G7 calls majors economies to commit to reaching net zero emissions by 2050

The G7 countries have asked all major economies, including India and China, to commit to reaching net zero emissions by 2050 and let their emissions peak by 2025.

Press Trust of India New Delhi
g7, Japan

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The G7 countries have asked all major economies, including India and China, to commit to reaching net zero emissions by 2050 and let their emissions peak by 2025.

They also committed to work together with other developed countries to fully meet the goal of jointly mobilising USD 100 billion annually in climate finance (for the period from 2020 to 2025) this year --three years late -- to help developing and poor countries fight climate change, according to a communique.

However, the communique released on Saturday after the meeting of G7 leaders in Hiroshima, Japan, doesn't mention if this amount will be increased for the post-2025 period.

The group of seven, comprising the US, France, the UK, Italy, Germany, Canada and Japan, represent the world's richest democracies. Under its G7 presidency, Japan invited India and seven other countries to the summit as guests.

"We call on all Parties especially major economies whose 2030 NDC targets or long-term low GHG emission development strategies (LTSs) are not yet aligned with a 1.5 degree Celsius pathway and net zero by 2050 at the latest, to revisit and strengthen the 2030 NDC targets and publish or update their LTSs as soon as possible and well before UNFCCC-COP28, and to commit to net zero by 2050 at the latest," the G7 communique read.

It said furthermore, "we call on all Parties to commit at UNFCCC-COP28 to peak global GHG emissions immediately and by no later than 2025".

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NDC or nationally determined contribution means national plans and pledges made by a country to meet the goal of maintaining global temperature increases to well below 2 degrees Celsius above pre-industrial levels, while aiming for 1.5 degrees Celsius to avoid the worst impacts of climate change.

At COP26 in the UK, India had committed to a net-zero carbon emissions target by 2070. Net zero means achieving a balance between the greenhouse gases put into the atmosphere and those taken out.

India submitted its long-term low emission development strategy (LT-LEDS) to the UN climate body at COP27 in Egypt's Sharm el-Sheikh, detailing what it would do to achieve the net zero emissions target by 2070.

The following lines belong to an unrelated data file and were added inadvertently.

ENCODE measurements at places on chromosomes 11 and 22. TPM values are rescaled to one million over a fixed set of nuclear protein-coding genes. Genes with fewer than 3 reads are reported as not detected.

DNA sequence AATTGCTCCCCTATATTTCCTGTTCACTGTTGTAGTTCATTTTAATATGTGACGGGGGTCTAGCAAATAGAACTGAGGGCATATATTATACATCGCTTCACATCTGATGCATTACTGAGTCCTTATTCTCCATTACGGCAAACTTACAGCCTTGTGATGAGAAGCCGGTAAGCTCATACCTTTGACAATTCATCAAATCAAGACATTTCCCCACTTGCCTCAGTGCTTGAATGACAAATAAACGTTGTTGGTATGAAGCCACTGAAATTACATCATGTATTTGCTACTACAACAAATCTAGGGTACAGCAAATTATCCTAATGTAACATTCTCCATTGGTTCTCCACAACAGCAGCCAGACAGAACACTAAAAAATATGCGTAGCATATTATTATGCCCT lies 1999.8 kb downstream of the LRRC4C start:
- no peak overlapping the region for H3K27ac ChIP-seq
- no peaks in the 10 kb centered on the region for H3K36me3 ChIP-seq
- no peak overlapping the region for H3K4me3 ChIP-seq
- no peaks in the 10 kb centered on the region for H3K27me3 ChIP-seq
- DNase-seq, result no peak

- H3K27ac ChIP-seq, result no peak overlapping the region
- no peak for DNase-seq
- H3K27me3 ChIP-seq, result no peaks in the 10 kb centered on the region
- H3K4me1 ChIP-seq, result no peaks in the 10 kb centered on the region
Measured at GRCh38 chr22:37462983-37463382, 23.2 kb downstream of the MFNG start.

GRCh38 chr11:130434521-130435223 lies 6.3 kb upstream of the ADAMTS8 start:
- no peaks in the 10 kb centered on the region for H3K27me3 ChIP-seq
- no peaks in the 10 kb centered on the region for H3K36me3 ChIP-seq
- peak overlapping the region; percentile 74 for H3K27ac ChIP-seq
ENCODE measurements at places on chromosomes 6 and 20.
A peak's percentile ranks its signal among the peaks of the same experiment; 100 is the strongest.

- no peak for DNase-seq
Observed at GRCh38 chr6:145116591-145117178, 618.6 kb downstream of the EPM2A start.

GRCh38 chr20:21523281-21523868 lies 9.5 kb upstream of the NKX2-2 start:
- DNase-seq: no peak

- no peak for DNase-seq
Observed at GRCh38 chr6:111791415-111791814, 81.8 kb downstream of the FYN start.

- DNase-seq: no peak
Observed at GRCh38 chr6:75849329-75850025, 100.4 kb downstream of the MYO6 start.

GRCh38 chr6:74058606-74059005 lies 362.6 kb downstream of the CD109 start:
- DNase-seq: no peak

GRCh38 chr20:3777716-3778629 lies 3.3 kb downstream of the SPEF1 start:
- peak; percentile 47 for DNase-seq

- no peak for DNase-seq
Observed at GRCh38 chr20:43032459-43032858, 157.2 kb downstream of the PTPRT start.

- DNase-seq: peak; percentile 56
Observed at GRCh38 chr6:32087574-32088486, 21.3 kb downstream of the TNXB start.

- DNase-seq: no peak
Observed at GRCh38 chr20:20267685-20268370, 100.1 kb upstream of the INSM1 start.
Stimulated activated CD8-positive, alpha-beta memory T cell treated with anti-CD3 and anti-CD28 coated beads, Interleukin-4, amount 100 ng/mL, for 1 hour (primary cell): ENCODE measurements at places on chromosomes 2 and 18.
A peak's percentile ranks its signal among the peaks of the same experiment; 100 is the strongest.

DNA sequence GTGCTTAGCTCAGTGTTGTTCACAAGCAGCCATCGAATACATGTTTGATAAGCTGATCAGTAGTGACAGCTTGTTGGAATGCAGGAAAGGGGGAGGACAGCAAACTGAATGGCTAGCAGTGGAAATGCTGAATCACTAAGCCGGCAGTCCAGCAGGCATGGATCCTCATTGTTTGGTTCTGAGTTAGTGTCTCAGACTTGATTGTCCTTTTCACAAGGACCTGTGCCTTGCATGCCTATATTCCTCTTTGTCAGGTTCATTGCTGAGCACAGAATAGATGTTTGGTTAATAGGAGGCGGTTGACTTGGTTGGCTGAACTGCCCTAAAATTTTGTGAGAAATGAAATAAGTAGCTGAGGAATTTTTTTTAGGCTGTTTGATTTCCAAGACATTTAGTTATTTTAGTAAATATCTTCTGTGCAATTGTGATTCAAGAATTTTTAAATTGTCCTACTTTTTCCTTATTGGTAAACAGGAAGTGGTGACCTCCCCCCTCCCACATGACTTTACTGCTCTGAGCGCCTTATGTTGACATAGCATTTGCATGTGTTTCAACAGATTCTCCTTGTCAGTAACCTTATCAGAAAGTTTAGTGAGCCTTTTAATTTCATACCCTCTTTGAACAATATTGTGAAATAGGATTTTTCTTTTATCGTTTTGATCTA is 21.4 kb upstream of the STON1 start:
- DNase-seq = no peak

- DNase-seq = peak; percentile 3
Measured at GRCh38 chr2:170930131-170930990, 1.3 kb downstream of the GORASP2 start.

In 2021, India's then environment secretary Rameshwar Prasad Gupta had said that the country's emissions would peak between 2040 and 2045 and then decrease.

At the G7 Ministers Meeting on Climate Energy and Environment in Japan's Sapporo last month, Union Environment Minister Bhupender Yadav had said that meeting the global target of achieving net zero emissions by 2050 will require developed nations to scale up their emission reduction efforts.

India has maintained that the historical cumulative emissions of countries should be the measure of their responsibility to raise ambitions and that some developed nations "must reach net zero even before 2030".

The Earth's global surface temperature has risen by around 1.15 degrees Celsius as compared to the pre-industrial (1850-1900) average and the CO2 spewed into the atmosphere since the start of the industrial revolution is closely tied to it.

Major damage had already been done before the 1990s when economies like India started to develop, reports suggest.

According to the "Global Carbon Budget Report - 2022", more than half of the world's CO2 emissions in 2021 were from three places -- China (31 per cent), the US (14 per cent), and the European Union (eight per cent).

Ranking fourth, India accounted for seven per cent of global CO2 emissions.

However, at 2.4 tCO2e (tonne carbon dioxide equivalent), India's per capita greenhouse gas emission is far below the global average of 6.3 tCO2e, according to a report released last year by the United Nations Environment Programme.

Per capita emission in the US (14 tCO2e) is far above the global average, followed by Russia (13 tCO2e), China (9.7 tCO2e), Brazil and Indonesia (about 7.5 tCO2e each), and the European Union (7.2 tCO2e).

(Only the headline and picture of this report may have been reworked by the Business Standard staff; the rest of the content is auto-generated from a syndicated feed.)

First Published: May 20 2023 | 11:49 PM IST

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